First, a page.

We (you, me) are obliged to tell stories in the name of commerce. We are all telling one — and it’s our job to do it, like it or not.
But as people, I’m not sure we have the same responsibility. Often times, when a profound or still-unfolding experience happens, it’s hard to put punctuation around it. It can feel so big — with aspects known, and others still unknown, that it’s hard to know how to answer:
“How are you?”
“How was the trip?”
“How was your year?”
These seem like innocuous questions. But often they force us to prematurely disclose at the cost of an invaluable plot line: that which is…
How am I (really)?
What do I ( really) think?
What does this (really) mean for me?
Which leads to…what to do?
A short answer feels untrue.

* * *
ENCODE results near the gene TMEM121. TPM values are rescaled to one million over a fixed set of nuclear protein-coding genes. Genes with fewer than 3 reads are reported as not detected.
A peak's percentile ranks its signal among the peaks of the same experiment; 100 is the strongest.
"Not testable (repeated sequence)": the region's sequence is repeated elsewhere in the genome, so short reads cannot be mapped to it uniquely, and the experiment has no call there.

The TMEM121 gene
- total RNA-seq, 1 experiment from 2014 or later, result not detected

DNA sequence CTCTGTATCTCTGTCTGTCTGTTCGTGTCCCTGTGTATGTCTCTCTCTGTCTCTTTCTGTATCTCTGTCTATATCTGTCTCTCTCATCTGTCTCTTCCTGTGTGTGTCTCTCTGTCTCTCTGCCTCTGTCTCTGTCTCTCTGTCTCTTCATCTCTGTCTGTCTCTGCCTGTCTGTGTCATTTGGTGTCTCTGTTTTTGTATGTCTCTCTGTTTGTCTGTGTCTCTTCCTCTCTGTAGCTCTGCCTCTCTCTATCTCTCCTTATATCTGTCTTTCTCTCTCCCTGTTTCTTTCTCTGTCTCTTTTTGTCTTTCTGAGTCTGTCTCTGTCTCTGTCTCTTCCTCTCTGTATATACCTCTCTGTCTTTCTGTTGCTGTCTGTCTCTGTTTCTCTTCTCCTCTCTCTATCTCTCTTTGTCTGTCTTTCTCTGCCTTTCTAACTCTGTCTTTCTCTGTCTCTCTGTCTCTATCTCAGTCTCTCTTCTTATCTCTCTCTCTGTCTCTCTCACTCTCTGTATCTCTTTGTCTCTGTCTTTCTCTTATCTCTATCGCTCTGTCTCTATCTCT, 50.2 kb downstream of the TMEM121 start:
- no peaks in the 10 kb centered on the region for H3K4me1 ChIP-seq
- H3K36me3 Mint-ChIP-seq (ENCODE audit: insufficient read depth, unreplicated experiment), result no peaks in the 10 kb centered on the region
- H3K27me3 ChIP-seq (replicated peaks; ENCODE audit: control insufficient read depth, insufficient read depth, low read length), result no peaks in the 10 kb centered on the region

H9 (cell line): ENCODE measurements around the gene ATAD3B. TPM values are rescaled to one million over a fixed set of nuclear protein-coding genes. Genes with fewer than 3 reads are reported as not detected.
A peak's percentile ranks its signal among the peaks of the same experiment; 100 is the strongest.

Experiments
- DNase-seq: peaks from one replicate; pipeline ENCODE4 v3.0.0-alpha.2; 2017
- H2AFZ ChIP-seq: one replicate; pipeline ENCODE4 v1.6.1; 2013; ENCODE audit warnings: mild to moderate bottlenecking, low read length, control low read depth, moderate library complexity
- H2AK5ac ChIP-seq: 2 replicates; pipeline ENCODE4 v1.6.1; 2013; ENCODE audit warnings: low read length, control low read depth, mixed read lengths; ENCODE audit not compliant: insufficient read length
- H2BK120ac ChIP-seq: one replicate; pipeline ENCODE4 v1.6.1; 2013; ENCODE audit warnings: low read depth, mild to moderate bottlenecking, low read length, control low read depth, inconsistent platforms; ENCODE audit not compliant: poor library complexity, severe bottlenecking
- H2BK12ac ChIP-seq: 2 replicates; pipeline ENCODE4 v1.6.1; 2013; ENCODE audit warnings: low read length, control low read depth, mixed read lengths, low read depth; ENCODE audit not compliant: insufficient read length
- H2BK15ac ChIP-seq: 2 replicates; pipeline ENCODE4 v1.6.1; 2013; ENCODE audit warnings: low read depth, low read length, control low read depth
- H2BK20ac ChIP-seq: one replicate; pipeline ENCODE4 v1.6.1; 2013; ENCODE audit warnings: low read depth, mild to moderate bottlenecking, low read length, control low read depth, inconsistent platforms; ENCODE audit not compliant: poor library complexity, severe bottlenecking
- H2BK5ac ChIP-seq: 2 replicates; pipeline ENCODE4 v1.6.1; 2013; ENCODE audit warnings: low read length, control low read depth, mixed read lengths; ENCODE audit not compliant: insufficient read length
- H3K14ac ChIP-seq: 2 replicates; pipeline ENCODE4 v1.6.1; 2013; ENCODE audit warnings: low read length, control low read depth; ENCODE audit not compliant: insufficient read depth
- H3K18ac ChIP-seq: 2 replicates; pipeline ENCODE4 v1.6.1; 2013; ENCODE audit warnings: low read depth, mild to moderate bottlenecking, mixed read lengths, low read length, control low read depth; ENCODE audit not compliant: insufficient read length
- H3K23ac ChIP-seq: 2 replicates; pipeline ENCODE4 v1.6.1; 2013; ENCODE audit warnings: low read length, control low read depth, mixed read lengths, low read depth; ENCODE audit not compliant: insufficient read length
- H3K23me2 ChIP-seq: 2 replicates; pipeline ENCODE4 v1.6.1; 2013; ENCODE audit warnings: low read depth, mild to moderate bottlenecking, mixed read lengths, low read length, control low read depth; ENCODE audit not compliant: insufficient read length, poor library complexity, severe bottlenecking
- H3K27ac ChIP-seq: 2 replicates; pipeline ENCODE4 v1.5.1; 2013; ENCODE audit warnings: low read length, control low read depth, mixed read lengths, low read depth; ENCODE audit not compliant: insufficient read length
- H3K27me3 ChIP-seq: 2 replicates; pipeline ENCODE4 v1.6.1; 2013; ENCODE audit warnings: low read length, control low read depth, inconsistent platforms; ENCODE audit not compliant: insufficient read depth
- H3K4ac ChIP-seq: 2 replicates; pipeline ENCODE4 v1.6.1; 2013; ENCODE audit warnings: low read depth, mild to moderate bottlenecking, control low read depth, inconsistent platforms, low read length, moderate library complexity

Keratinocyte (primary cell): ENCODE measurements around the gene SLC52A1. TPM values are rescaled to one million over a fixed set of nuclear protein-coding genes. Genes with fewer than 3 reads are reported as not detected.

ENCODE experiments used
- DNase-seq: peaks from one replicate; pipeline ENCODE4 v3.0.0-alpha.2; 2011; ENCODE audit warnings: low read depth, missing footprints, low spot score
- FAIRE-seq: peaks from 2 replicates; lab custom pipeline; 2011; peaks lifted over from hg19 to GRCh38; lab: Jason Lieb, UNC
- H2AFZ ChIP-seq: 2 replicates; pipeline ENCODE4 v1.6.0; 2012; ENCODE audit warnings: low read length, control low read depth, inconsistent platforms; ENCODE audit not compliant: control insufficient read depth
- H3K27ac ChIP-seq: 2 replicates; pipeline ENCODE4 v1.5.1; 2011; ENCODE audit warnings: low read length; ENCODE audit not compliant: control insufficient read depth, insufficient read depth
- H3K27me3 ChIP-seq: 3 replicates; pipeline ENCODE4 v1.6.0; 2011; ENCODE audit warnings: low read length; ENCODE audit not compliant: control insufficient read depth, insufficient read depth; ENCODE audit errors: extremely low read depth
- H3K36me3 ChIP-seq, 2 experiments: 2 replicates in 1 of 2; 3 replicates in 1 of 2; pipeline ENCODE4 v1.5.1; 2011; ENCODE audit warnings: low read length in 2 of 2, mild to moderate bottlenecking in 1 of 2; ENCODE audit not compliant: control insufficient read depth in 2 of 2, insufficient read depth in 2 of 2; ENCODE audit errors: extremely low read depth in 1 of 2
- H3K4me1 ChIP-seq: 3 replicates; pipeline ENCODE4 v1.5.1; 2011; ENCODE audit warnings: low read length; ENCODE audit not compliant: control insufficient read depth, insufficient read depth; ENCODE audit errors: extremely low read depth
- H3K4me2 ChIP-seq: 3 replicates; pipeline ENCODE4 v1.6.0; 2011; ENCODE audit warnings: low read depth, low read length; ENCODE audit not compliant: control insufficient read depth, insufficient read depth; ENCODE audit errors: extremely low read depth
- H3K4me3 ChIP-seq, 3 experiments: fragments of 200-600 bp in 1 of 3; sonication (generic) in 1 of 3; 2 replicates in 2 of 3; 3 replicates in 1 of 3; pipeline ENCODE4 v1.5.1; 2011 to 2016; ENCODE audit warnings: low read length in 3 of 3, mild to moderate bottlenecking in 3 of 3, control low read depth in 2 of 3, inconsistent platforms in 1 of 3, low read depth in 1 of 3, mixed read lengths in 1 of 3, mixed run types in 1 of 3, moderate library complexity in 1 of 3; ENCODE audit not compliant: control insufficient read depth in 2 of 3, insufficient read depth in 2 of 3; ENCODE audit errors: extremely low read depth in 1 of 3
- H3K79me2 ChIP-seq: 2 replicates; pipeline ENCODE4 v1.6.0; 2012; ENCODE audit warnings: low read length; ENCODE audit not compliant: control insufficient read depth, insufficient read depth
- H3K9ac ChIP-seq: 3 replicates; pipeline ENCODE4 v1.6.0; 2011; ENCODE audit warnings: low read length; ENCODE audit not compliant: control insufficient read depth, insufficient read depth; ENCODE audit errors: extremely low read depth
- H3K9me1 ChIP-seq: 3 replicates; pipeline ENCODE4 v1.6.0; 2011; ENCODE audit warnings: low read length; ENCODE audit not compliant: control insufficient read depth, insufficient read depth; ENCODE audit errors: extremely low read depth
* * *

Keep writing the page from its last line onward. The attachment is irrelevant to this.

A long (more real one) might cost you the much-needed conversation you’re having internally, by assigning a story to something you don’t know yet.
Here’s the thing. We don’t owe marketing, messaging or status updates to the general public of our personal lives, and maintaining the vital membrane that holds genuine reflection together can take a conscious act of restraint.
Sometimes saying less — even if it’s not super true – is the right-est thing you can do. It may be your only hope in knowing what you really think.